My father and aunt were respectively 15 and 13 in May 1940, living in Schiedam (a suburb of Rotterdam) in the Netherlands. Schooling for both of them continued until early September 1944 when my father, with a friend as well as two Mexican students on a tennis-club exchange, were inducted into forced (ie slave) labour and marched towards Germany. As I recall the fragments of the story:
Marching along the dyke at sunset near Oosterbeek, the four of us worked our way towards the end of the train (not railway, the original meaning) where we knew the guard was getting careless and occasionally got ahead of the prisoners. We agreed that the two Mexican kids would roll off the dyke first, to the south, and if no alarm was raised Rob and I would then do the same to the North.
When our turn came we rolled off the dyke and lay at the base for a few minutes in the dusk, to be sure no alarm had been raised. Then we raced as silently as we could across the field. About half way across we saw a farmer by an open barn door, waving his lantern gently. As we approached he quickly rushed us into the barn and hid us in the hay loft.
Details are very fragmentary here - all I recall is that for several weeks Rob and my Dad were passed by the Resistance north towards Appledorn and then Staphorst. For a couple of weeks they were put up separately in Staphorst with two farming families. In 1969 my parents, brother and I had an opportunity to visit, and personally thank, the family that my father stayed with in Staphorst.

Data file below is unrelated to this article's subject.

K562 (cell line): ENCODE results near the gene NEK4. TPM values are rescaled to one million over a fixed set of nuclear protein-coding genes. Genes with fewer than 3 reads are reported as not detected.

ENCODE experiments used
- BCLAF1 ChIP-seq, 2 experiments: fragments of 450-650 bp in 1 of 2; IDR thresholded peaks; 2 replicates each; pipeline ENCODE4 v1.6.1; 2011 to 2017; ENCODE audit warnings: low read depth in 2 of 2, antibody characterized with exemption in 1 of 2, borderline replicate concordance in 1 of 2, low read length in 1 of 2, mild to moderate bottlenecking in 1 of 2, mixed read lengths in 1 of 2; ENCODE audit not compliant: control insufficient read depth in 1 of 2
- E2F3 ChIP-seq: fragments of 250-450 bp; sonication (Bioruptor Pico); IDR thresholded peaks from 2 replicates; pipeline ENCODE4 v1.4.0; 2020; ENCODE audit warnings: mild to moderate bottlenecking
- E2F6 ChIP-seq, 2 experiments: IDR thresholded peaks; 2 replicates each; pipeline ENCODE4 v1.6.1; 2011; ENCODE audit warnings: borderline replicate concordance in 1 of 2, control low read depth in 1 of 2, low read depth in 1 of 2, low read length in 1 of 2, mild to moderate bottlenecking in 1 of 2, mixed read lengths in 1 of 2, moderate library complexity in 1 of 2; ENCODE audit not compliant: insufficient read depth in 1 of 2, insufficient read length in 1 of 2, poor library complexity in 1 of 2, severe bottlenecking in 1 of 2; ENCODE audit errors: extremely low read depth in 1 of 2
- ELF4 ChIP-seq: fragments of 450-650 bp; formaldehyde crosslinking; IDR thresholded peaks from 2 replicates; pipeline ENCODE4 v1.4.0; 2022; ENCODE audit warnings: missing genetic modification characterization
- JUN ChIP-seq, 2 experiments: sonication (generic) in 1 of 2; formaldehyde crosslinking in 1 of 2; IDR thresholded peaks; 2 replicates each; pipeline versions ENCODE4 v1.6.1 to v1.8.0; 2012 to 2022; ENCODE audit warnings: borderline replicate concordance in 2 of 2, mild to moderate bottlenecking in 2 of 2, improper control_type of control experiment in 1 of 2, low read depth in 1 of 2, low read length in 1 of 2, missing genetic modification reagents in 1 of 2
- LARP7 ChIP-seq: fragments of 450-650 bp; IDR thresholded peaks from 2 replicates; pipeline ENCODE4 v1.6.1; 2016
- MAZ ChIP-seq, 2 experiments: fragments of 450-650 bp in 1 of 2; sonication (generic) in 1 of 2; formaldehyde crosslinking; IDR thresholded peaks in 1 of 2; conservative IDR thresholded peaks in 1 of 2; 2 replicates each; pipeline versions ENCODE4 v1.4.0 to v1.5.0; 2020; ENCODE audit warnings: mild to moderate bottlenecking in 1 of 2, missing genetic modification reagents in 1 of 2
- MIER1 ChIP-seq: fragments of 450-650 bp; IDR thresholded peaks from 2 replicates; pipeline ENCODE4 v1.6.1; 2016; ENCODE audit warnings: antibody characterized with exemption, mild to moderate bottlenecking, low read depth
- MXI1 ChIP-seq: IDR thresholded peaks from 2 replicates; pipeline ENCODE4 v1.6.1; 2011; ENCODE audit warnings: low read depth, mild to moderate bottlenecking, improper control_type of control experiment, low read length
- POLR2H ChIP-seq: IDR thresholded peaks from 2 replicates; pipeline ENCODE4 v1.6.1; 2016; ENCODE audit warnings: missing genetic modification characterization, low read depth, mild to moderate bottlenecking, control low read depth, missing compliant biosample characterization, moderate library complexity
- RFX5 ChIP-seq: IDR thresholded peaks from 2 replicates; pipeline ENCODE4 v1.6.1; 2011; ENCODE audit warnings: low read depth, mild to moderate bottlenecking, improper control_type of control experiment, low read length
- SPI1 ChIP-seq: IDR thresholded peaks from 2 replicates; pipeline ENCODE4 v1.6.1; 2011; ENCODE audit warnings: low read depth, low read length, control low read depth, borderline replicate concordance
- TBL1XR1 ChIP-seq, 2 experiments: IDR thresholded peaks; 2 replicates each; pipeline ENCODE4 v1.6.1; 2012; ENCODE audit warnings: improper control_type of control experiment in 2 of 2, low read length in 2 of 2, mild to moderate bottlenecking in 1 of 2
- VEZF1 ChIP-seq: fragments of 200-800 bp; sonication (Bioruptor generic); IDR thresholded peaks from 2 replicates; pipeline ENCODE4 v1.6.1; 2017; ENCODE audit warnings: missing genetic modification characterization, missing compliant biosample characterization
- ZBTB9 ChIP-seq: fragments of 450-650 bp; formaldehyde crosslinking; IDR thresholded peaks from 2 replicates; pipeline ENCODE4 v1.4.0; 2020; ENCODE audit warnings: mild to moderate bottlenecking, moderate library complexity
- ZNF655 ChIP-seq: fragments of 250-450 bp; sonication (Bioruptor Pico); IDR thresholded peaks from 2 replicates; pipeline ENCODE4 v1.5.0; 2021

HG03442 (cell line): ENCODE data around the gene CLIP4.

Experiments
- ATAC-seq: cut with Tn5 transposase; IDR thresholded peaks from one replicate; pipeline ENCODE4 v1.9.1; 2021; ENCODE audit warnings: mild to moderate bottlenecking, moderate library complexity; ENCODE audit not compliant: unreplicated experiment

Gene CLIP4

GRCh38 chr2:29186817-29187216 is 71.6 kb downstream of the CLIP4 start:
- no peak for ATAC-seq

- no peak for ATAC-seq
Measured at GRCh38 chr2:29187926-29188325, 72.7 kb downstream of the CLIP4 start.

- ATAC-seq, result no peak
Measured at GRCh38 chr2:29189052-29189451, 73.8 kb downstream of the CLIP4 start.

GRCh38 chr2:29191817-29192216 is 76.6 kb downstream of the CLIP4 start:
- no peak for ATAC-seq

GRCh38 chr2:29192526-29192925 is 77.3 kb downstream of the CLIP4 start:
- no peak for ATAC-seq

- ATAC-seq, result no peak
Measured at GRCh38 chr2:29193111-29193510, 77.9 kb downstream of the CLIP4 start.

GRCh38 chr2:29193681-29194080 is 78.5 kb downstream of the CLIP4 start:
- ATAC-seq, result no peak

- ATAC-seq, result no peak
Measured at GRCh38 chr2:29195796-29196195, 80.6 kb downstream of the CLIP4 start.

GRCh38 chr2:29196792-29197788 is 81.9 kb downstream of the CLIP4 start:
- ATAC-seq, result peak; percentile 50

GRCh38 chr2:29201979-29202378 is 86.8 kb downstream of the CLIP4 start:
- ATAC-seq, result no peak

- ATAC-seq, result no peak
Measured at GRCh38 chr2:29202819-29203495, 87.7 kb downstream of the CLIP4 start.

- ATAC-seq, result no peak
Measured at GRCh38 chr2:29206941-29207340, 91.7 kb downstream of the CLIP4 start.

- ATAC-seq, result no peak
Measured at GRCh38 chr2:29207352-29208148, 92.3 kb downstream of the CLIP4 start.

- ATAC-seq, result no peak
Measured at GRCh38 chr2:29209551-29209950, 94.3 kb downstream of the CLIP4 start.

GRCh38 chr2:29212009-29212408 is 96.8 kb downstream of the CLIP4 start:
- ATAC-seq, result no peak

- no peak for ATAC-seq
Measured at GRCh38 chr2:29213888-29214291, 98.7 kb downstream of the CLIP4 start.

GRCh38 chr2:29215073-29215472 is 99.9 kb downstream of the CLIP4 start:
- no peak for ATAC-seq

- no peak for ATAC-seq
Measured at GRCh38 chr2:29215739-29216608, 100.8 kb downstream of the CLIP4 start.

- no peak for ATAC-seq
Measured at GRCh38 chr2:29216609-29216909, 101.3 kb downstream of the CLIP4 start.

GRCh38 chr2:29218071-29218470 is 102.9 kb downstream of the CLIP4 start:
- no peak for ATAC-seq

Several weeks on they were then moved west and finally south again to Schiedam.
Upon finally returning to Schiedam, Rob and I were given a post card that had arrived at the tennis club from Mexico City a few days before - completely blank except for the tennis club address.
Following his return to my grandparents house my father then was required to stay in the attic for the next six months, until the liberation of Schiedam. A cubby hole was opened under the attic eave with a sliding panel. I had the opportunity to see this entire setup in 1969: a small space about 16" high by 7' long by 18" deep.
Note that unlike cramped attics common in North America with its cold
winters and hot summers, this attic was semi-finished, and easily high
enough for adults to comfortably stand and play *Schulbach*. Two gymnastic
rings were mounted from the rafters where my father liked to work out as
cross-fit for his tennis game. It was accessed through a almost ladder-like
staircase that descended from a trap door in the second floor ceiling.
For six months only one of my Oma, Opa, and Aunt could leave the house at a time, so that if there was a knock on the door one person could answer it while the other raced up to the attic, to close the sliding panel on the cubby. One person besides my father had to remain awake at all times, in case of a midnight raid, to close the cubby. Of course my father had to sleep in the cubby as well.
At some point during the war my Opa (who had a managerial position in a spice factory of some sort) managed to swap out 1/2 a box car of sugar destined for the Eastern Front with cement powder. He traded this for other supplies as well as several cases of expensive Bols gin. This Bols gin was now available as a bribe in case my father was discovered - but fortunately it never came to that.
My Aunt proudly recalled, to my brother and I, being instructed:
If they discover Foeke, tell them they can have either the boy or the gin but not both.
Note the timing of being marched through Oosterbeek towards Germany in September 1944. It seems likely that the very convoluted path back to Schiedam was influenced by the military activities happening to the south.
After my father's death I discovered in his library a copy of I was a Stranger by General Sir John Hackett, who was hidden by the Dutch resistance after the Operation Market Garden in much the same as as my father was.